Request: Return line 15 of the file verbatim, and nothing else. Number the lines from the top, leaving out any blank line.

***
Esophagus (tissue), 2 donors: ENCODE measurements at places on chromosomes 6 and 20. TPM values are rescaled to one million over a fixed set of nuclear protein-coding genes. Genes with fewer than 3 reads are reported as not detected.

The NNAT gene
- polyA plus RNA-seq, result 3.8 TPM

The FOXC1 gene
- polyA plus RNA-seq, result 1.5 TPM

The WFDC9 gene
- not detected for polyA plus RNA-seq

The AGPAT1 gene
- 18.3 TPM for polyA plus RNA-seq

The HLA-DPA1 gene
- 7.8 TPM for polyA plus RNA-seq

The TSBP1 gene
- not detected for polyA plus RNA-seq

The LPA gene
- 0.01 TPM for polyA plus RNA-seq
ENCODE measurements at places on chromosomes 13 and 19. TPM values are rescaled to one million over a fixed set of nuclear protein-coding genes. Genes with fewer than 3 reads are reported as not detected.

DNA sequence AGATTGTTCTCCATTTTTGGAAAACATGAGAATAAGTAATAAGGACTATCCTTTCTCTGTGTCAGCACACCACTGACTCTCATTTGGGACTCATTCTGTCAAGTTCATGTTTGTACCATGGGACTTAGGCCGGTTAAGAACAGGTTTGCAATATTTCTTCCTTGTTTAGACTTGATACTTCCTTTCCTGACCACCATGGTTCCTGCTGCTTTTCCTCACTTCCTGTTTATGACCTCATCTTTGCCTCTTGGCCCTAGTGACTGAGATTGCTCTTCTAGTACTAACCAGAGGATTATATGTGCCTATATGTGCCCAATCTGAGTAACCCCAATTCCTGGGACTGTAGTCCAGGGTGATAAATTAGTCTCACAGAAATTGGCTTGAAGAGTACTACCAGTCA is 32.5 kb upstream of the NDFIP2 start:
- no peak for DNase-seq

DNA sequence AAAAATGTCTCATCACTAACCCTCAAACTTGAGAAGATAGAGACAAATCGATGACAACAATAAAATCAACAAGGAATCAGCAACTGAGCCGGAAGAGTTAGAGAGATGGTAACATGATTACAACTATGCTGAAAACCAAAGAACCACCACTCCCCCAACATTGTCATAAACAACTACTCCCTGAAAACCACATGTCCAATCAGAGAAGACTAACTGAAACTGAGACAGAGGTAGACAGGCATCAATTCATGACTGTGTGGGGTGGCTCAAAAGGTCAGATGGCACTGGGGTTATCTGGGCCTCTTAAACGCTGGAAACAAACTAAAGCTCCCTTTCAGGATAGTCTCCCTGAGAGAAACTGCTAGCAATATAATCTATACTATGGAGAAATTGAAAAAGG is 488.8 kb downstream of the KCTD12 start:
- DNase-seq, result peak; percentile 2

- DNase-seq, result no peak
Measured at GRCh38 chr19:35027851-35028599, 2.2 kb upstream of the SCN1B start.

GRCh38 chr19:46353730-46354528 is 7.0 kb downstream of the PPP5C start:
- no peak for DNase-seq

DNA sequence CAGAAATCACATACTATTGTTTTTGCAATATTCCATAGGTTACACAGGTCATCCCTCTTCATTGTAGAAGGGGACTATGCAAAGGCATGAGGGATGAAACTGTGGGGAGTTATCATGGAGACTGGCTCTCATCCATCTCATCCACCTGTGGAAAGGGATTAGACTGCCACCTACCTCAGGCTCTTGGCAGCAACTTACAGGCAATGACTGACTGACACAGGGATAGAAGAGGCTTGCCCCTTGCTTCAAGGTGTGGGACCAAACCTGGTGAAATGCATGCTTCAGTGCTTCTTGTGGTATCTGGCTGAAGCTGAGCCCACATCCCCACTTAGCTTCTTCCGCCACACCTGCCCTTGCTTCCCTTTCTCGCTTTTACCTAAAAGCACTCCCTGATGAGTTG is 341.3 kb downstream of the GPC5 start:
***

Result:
- 0.01 TPM for polyA plus RNA-seq